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Benson J. Lossing, Pictorial Field Book of the Civil War. Volume 1. 26 2 Browse Search
The Daily Dispatch: January 7, 1865., [Electronic resource] 11 1 Browse Search
The Daily Dispatch: July 16, 1863., [Electronic resource] 7 1 Browse Search
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Browsing named entities in Benson J. Lossing, Pictorial Field Book of the Civil War. Volume 1.. You can also browse the collection for Robert Edmund Lee or search for Robert Edmund Lee in all documents.

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Benson J. Lossing, Pictorial Field Book of the Civil War. Volume 1., Chapter 16: Secession of Virginia and North Carolina declared.--seizure of Harper's Ferry and Gosport Navy Yard.--the first troops in Washington for its defense. (search)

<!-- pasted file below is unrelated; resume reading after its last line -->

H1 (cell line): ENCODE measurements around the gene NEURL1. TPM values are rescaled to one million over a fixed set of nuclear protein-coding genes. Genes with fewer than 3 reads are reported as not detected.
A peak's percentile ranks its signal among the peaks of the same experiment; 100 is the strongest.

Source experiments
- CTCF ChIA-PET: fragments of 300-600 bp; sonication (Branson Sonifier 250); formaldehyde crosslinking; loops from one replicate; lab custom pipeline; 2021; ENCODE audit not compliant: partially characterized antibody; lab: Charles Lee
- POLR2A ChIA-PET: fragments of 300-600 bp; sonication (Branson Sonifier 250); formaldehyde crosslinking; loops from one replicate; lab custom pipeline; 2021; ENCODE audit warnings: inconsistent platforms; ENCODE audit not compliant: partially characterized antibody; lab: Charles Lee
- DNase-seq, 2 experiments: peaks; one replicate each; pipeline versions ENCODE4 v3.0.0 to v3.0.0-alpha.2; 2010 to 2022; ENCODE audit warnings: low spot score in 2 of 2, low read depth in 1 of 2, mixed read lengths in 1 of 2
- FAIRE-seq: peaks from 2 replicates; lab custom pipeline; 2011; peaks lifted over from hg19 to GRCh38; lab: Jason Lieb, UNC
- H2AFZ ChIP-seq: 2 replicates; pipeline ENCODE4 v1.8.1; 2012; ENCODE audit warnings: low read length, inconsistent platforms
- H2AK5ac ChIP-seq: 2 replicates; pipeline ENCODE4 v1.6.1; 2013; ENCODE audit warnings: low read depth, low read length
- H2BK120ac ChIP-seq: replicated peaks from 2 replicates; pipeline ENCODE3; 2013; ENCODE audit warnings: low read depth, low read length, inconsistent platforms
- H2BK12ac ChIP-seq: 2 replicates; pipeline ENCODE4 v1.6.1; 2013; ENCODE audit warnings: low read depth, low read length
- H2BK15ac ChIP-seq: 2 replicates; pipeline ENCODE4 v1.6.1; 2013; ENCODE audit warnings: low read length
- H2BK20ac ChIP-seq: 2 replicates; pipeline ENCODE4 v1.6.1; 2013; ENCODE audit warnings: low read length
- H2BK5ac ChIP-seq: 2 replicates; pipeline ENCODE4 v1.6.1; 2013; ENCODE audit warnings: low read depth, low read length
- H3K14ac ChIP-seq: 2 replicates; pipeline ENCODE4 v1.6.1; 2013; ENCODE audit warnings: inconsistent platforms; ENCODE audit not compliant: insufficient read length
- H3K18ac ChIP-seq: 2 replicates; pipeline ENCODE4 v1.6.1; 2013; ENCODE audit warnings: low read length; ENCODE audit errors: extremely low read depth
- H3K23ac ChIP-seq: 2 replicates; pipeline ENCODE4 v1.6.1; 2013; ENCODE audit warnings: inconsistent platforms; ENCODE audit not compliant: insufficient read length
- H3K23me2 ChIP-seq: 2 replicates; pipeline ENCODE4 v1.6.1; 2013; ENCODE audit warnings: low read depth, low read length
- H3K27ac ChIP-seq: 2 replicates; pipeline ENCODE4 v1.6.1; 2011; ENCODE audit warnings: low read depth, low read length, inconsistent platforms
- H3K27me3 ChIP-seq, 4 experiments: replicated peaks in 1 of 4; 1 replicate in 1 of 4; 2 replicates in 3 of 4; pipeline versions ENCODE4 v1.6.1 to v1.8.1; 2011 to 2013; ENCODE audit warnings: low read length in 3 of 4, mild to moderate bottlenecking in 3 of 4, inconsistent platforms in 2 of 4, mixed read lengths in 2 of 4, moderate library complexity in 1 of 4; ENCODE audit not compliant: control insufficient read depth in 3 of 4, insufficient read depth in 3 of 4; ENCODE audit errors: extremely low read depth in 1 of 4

ymen, he was perfidiously working to overthrow the Government. He went to Europe, and there used every means in his power, by the grossest misrepresentations, to injure the character of his Government. Finally, on the 25th of May, 1865, when the rebellion was crushed, he wrote a note at sea, to Rear-Admiral S. W. Godon, then at Havana, saying:--In peace, as in war. I follow the fortunes of my native State, Virginia: and expressed his willingness to accept a parol on the terms granted to General Lee. He went to Mexico; and, in the autumn of 1865, Maximilian appointed him Imperial Commissioner of Colonization, to promote immigration from the Southern States of our Republic. General Taliaferro, the commander of all the forces in southeastern Virginia, arrived at Norfolk with his staff on the evening of the 18th, and at once took measures for the seizure of the Navy Yard and the ships of war. The naval officers who had abandoned their flag joined him, and the secessionists of Norfo